Saturday, 19 November 2005

Edward Schillebeeckx: the resurrection reality

“The resurrection in its eschatological ‘eventuality’ is after all nowhere recounted in the New Testament; nor of course could it be, because it no longer forms part of our mundane, human history; it is, qua reality, meta-empirical and meta-historical: ‘eschatological.’”

—Edward Schillebeeckx, Jesus: An Experiment in Christology (London: Collins, 1979), pp. 380-81.

8 Comments:

Deep Furrows said...

This comment presumes that mundane reality lacks the eschatological dimension. It seems to me that the purpose of the Gospels is twofold: to testify to the original historical witness of the disciples -and- to take into account the continuing experience of the ressurection amid mundane reality.

Fred

Ben Myers said...

I think I would largely agree with you, Fred. Schillebeeckx's use of the word "mundane" here makes me uneasy too. But in spite of this, and in spite of the larger problems with Schillebeeckx's interpretation of the resurrection, I would agree with him that the resurrection is historiographically inaccessible, since it is an eschatological event.

Deep Furrows said...

Many things are historically inaccessible: for example, the levitation of St. Christina the Astonishing; likewise, whether Galileo muttered, "and yet it moves."

If the ressurection is eschatological, what of the incarnation or even the preaching of Jesus? St. Paul claims that in baptism, we die and are raised with Christ, so the baptisms of individuals are eschatological also. Thus, the life of Christ is historically inacessible, as is the life of the Christian people.

Commenting on Matthew 25, my pastor observed that the judgement is now. If history excludes eschatology, not much would seem to be left for history.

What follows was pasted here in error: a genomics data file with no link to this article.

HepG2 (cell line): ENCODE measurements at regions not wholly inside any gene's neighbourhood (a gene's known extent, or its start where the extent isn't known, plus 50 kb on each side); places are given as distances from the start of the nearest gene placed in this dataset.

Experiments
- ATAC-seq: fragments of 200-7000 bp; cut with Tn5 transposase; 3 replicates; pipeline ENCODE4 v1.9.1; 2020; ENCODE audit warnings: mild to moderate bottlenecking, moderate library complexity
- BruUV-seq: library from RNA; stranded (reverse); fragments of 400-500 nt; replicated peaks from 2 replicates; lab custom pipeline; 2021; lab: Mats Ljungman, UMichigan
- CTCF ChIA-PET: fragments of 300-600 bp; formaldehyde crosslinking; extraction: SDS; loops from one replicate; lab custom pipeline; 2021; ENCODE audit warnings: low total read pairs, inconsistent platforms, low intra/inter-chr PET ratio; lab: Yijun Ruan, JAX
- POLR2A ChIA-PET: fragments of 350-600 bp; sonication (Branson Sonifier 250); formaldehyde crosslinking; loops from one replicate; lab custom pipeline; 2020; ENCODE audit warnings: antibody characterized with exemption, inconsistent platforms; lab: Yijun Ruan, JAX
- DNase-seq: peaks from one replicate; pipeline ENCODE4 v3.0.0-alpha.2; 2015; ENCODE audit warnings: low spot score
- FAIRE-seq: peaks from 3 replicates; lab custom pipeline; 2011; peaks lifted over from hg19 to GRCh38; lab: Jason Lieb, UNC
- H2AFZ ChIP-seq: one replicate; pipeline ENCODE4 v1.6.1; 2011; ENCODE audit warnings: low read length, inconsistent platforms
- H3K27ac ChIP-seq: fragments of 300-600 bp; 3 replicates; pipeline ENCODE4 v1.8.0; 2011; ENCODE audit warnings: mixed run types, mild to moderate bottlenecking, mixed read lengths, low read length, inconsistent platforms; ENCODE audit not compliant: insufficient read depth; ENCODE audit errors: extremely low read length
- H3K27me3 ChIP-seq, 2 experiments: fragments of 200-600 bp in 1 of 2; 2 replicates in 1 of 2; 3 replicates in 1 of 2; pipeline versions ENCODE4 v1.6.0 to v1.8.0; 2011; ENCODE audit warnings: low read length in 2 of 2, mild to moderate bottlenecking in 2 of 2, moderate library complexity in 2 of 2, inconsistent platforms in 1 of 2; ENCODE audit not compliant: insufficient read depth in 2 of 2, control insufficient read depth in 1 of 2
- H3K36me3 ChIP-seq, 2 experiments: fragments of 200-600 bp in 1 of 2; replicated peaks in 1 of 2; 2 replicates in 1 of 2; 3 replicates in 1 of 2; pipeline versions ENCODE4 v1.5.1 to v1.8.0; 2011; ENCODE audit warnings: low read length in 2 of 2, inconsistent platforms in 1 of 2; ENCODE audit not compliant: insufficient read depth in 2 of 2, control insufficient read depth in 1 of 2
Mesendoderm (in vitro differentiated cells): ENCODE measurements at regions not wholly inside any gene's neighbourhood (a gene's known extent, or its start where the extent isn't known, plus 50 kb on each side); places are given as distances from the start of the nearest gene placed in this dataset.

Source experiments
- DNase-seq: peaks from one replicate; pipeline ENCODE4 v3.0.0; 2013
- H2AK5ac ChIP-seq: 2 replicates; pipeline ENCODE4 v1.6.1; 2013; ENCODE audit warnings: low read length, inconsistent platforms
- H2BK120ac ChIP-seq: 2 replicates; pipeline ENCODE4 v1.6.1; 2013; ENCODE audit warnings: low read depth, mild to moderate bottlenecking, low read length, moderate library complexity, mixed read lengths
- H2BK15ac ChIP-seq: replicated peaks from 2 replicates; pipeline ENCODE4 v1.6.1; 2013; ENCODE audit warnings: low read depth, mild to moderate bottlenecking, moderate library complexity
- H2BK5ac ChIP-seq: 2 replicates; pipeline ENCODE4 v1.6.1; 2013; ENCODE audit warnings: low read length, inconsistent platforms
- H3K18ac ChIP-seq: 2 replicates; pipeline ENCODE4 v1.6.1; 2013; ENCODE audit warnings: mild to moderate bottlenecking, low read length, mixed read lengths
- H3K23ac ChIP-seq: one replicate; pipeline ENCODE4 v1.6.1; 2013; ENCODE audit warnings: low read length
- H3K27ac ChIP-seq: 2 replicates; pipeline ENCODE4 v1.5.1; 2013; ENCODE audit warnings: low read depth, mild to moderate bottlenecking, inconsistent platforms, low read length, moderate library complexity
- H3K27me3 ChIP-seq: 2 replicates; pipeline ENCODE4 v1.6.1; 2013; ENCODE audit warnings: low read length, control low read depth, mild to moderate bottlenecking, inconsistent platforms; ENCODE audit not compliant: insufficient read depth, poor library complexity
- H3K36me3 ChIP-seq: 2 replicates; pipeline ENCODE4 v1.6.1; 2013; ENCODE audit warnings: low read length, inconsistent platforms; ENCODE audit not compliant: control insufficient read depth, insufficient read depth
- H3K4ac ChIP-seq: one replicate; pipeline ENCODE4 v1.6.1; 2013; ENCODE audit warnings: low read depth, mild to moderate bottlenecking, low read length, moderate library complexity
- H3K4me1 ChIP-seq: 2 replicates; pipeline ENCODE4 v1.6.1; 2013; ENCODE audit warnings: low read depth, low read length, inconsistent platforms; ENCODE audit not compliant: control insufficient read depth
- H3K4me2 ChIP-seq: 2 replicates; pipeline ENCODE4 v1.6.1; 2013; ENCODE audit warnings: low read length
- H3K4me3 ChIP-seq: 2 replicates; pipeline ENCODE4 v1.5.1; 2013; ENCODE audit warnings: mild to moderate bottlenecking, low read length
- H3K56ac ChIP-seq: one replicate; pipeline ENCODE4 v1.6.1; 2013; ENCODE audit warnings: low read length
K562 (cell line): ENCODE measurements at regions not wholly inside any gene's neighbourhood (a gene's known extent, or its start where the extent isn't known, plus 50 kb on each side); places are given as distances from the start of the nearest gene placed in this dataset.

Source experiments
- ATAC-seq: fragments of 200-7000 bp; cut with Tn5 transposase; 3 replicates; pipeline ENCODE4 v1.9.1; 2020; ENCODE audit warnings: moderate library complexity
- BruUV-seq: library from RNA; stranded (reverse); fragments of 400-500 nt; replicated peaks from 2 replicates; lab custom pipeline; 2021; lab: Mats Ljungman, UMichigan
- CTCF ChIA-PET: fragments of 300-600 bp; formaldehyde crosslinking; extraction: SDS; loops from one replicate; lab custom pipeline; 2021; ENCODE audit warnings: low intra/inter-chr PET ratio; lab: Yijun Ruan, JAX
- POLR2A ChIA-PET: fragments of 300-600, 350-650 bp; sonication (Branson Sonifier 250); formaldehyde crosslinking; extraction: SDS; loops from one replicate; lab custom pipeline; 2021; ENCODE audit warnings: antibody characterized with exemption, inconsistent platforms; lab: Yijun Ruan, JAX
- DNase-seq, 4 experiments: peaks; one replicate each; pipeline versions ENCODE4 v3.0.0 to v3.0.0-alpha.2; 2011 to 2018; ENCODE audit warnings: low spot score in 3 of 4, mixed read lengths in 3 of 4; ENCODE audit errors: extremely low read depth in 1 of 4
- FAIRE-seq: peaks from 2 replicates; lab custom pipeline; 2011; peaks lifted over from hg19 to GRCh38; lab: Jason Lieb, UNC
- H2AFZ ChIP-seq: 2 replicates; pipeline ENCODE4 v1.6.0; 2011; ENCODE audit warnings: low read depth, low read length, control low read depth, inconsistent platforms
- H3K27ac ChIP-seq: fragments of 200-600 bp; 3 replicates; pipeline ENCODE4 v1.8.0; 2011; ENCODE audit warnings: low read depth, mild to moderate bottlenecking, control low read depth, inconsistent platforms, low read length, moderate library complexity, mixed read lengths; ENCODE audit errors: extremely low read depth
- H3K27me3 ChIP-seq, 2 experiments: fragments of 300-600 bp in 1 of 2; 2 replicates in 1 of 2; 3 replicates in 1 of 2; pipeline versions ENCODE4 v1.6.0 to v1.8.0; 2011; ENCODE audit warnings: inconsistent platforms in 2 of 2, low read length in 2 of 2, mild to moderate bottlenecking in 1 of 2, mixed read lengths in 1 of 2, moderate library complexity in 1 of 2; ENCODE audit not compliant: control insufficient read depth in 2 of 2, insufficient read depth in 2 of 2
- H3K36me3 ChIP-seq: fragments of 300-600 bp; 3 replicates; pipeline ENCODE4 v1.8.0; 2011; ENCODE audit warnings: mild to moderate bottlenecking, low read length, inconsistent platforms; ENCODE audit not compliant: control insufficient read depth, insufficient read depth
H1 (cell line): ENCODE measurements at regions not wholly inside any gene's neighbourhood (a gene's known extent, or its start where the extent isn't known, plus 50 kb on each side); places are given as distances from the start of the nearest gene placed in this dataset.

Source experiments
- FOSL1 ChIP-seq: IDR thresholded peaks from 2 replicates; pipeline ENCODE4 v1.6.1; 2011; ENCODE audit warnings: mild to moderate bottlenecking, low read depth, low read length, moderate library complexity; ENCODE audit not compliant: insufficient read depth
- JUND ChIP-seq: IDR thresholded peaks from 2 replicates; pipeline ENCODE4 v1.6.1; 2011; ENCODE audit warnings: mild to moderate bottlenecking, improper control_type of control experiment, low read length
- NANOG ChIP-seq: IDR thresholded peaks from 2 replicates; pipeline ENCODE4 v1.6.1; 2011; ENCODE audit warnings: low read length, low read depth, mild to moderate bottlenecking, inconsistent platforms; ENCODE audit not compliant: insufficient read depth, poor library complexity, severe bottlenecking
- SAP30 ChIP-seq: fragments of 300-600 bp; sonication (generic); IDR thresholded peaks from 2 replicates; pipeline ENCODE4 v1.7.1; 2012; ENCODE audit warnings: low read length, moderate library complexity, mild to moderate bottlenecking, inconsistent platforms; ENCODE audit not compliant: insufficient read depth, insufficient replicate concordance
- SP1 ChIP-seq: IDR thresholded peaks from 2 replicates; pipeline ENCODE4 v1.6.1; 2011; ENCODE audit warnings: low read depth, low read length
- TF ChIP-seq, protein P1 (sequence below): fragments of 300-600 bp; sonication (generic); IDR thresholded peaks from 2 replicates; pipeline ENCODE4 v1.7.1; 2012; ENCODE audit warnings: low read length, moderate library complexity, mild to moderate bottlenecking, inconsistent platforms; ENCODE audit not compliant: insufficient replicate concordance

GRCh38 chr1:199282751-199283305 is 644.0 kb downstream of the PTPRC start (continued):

johnd said...

I read schillebeeckx for years in catholic sem. It was boring stuff really.Theologians often forget that Scripture is alive .Christ is the living word.He is not meta -empirical.I experienced Him today at prayer!
So put that in your pipe and smoke it for a while eh?
johnd

Ben Myers said...

Good point, Fred. I'd broadly agree with you that history does not exclude eschatology, but I must admit I'm uncomfortable with any reduction of the resurrection to the same level as baptism or the life of Jesus. It seems to me that the resurrection is not just one eschatological event alongside others, but it's the eschatological event, i.e., the event that brings history to its goal and climax (here of course I'm especially indebted to Pannenberg). The mystery of Christ's resurrection is that the "end" of all history has arrived beforehand in the resurrection of just one particular man! Still, if this event is really the end of history, then (it seems to me) it's necessarily an event that lies beyond the grasp of historical investigation.

So although I agree with you that the resurrection is historical (i.e. it takes place in human history), I don't think it's accessible to historiography (i.e. historical research could never identify this event as "resurrection", in the same way that historical research could never identify any event as "the end of the world").

What do you think?

Deep Furrows said...

Ben, I would also resist reducing the incarnation to the death or ressurection of Jesus. The Word became flesh and dwells among us; Christ did not deem equality with God something to be grasped; etc. This kenosis of Christ begins with the annunciation and culminates in his death and ressurection, which is certainly the high point.

I suppose it's an emphasis that I picked up from Hans Urs von Balthasar, Luigi Giussani, etc.

Ben Myers said...

I think I'd broadly agree with you on this point, Fred (and from a Protestant perspective, T. F. Torrance also emphasises this), although I would probably still try to place the main accent on the resurrection. I'm inclined to agree with Pannenberg that the resurrection is the decisive event which effects the rest of Jesus' life "retroactively", so that Jesus was the incarnate Word and the Son of God precisely because he was raised from the dead. This isn't meant to undermine the incarnation, but it's an attempt to start with the eschatological significance of the resurrection, and to work "backwards" from there.

Deep Furrows said...

Thanks for clarifying, Ben. It makes more sense to me that Jesus rose from the dead and conquered death because he is the living covenant between God and man, not because of one moment no matter how exalted. The emphasis should be on the totality and the person of Christ.

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